When Mack Goudy Jr. croons–Tom Jones-on-the-moon-style–"She's got two of the longest legs/That make the sweetest ass of themselves" on "Heroine" one can only wonder, 'What the hell kind of effect is that on his vocals?' More than any genre-defining early '90s techno comp, Lotterboys' shape-shifting debut Animalia (Eskimo) is probably the best example of the Detroit-Berlin connection, with Motown boy Goudy (a.k.a. Detroit Grand Pubahs' Paris the Black Fu) providing the booty-club toasts for mad-scientist electro-rock beats from Terranova's Shapemod and Fetisch. But seriously, how'd they get the vocals like that? Here's their five-point explanation.
1. T.C. Electronic FireworX
We used the T.C. FireworX for wild pitch-shifting effects. This unit has some great pitch algorithms in it and that is the only reason why I haven't sold it yet. Used on "Superdope" and more.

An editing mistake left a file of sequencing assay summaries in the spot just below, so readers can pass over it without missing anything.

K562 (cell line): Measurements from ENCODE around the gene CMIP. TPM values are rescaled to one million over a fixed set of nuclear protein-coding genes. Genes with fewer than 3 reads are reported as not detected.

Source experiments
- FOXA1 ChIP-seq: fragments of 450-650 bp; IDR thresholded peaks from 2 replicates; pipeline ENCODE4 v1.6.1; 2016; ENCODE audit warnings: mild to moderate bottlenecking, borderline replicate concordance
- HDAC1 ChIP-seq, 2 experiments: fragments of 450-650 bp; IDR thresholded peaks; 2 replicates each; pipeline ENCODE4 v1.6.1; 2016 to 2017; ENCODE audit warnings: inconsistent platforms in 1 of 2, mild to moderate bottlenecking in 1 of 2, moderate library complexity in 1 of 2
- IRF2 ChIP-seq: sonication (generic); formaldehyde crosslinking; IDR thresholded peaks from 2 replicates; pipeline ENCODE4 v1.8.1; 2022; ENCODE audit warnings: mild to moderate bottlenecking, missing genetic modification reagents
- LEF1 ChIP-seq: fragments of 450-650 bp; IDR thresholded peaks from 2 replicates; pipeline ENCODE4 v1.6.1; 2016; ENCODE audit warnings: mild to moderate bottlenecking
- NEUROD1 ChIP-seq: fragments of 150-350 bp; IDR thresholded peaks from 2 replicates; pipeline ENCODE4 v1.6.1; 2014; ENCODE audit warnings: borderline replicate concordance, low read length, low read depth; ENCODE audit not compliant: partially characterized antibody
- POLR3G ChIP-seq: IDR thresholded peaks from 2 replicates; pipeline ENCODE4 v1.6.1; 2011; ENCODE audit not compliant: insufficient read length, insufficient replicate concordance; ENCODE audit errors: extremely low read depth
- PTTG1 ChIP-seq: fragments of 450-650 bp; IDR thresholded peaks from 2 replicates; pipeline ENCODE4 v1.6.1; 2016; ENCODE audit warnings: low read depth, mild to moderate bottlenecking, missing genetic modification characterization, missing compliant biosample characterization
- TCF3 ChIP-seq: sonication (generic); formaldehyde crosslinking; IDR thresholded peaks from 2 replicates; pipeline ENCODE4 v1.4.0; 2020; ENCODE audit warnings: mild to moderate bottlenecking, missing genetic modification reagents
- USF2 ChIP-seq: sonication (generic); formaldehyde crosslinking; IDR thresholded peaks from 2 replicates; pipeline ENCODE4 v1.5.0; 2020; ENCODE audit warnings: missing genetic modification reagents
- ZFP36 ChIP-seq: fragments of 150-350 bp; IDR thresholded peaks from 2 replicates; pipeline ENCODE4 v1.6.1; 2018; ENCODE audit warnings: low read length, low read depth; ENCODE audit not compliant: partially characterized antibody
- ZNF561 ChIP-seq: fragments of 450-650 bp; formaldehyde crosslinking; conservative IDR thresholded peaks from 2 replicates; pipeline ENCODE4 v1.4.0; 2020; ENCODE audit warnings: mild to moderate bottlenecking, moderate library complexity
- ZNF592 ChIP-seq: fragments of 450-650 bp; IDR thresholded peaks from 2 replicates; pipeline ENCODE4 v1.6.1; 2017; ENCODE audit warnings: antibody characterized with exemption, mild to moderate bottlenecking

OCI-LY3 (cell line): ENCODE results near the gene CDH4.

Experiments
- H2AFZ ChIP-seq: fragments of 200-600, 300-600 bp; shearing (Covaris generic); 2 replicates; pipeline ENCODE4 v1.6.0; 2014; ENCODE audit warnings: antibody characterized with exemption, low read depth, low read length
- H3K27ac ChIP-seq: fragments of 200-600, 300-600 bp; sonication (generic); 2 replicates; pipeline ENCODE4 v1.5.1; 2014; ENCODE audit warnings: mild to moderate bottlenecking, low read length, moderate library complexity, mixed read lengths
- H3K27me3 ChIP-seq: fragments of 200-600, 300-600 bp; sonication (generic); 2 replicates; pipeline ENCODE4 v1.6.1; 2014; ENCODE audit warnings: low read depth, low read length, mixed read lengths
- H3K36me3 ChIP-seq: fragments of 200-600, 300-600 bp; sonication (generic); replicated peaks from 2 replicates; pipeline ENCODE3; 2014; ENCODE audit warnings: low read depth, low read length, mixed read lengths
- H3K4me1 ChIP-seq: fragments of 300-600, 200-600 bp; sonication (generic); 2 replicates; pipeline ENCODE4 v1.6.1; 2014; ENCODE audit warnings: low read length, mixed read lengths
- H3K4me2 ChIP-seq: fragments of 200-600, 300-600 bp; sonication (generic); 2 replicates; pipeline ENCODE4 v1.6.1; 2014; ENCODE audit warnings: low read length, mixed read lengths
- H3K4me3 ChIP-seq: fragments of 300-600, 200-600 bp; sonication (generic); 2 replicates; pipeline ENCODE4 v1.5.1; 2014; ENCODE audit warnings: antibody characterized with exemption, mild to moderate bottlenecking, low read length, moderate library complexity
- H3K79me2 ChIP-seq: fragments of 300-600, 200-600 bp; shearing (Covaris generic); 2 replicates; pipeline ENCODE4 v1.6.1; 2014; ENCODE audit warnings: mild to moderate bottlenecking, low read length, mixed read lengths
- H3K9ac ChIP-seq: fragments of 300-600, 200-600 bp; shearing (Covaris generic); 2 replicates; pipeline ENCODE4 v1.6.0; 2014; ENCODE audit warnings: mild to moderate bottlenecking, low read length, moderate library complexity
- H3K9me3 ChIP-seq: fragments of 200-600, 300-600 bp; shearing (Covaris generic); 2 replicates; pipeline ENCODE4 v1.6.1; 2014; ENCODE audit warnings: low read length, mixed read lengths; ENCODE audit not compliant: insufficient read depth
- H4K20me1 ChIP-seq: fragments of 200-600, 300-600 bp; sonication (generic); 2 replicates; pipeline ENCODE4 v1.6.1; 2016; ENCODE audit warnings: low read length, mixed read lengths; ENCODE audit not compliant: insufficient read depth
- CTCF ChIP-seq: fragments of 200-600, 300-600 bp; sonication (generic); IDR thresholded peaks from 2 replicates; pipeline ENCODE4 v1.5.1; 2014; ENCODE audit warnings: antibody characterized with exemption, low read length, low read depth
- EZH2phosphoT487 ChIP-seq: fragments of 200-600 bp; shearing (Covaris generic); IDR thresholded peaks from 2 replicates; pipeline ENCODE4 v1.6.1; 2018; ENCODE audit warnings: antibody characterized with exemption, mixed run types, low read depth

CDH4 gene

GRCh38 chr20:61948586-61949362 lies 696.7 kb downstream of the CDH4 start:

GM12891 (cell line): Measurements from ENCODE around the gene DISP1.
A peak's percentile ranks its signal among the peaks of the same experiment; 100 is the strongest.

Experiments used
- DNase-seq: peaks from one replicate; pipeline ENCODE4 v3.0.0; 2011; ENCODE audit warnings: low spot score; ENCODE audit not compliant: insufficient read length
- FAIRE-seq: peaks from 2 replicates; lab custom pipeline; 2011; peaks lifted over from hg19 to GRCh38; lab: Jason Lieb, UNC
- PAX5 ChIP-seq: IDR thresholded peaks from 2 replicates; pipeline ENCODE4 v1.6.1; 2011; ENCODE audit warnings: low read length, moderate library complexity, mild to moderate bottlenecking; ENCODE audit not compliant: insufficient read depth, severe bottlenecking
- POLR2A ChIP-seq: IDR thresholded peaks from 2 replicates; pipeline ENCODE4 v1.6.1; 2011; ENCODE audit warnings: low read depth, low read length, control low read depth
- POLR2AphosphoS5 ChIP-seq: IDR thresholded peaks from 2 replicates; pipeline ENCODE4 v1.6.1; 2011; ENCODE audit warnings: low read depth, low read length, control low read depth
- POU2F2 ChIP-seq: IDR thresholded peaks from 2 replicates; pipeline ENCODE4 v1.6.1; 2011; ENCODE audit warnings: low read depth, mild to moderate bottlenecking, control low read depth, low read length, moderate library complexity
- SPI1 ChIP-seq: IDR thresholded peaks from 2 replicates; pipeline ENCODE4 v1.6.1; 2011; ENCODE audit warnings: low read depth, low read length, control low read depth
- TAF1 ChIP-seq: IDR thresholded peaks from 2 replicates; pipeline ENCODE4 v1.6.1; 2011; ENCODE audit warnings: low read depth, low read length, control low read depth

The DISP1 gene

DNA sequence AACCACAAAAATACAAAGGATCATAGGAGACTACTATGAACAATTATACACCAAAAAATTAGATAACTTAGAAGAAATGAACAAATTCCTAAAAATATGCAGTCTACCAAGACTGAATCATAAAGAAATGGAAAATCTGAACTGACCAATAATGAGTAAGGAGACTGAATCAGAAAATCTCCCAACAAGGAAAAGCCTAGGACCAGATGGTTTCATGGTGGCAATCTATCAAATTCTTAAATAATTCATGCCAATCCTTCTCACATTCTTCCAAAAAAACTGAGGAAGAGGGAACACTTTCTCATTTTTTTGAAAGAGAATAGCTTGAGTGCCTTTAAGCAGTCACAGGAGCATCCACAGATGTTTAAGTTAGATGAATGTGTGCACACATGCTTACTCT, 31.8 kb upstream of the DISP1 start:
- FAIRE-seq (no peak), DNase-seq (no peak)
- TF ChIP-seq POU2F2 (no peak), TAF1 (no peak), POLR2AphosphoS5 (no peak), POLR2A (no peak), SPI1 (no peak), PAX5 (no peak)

2. EMS Vocoder 2000
This is a machine that I don't own myself; I have to borrow it from a friend. I tried to buy one but these machines are hard to find. It's an original box from the '70s–very simple to use and sounds amazing. Nothing beats this analog original. You can hear it on [the Black Sabbath cover] "Ironman" and some others.
3. Urei Blackface 1176 in British Mode with Chandler LTD-1 Micpreamp/EQ
If you press all buttons of a Urei 1176 at the same time, you get you get some crazy sounds. If you add that sound while you're recording, it can be very inspiring for the singer. It's very noisy, but who cares.
4. Logic Space Designer
I think that convolution reverbs like Space Designer or Altiverb sound great. I just sampled my favorite preset of my Lexicon PCM 70 and if you load the impulse response into Space Designer it sounds very, very close. That's the fun part of the digital revolution.
5. Roland SpaceEcho 201 and 501
Still amazing. These two units sound totally different so I have to keep both. Great dirt factor in the digital world. Real knobs, old tape, lots of noise and fun. There is no way I would sell these.